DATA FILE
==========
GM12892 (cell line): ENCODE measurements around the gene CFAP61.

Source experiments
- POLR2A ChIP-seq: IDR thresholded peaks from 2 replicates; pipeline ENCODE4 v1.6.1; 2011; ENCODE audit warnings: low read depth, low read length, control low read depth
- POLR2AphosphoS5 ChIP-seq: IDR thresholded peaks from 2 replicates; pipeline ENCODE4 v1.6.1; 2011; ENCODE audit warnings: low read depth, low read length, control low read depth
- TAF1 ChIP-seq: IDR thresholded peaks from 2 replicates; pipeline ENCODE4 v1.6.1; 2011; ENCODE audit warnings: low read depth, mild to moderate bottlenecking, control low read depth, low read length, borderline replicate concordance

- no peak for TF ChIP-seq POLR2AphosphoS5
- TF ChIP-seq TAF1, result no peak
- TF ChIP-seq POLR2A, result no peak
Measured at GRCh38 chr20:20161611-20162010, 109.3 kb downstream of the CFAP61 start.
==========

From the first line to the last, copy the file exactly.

GM12892 (cell line): ENCODE measurements around the gene CFAP61.

Source experiments
- POLR2A ChIP-seq: IDR thresholded peaks from 2 replicates; pipeline ENCODE4 v1.6.1; 2011; ENCODE audit warnings: low read depth, low read length, control low read depth
- POLR2AphosphoS5 ChIP-seq: IDR thresholded peaks from 2 replicates; pipeline ENCODE4 v1.6.1; 2011; ENCODE audit warnings: low read depth, low read length, control low read depth
- TAF1 ChIP-seq: IDR thresholded peaks from 2 replicates; pipeline ENCODE4 v1.6.1; 2011; ENCODE audit warnings: low read depth, mild to moderate bottlenecking, control low read depth, low read length, borderline replicate concordance

- no peak for TF ChIP-seq POLR2AphosphoS5
- TF ChIP-seq TAF1, result no peak
- TF ChIP-seq POLR2A, result no peak
Measured at GRCh38 chr20:20161611-20162010, 109.3 kb downstream of the CFAP61 start.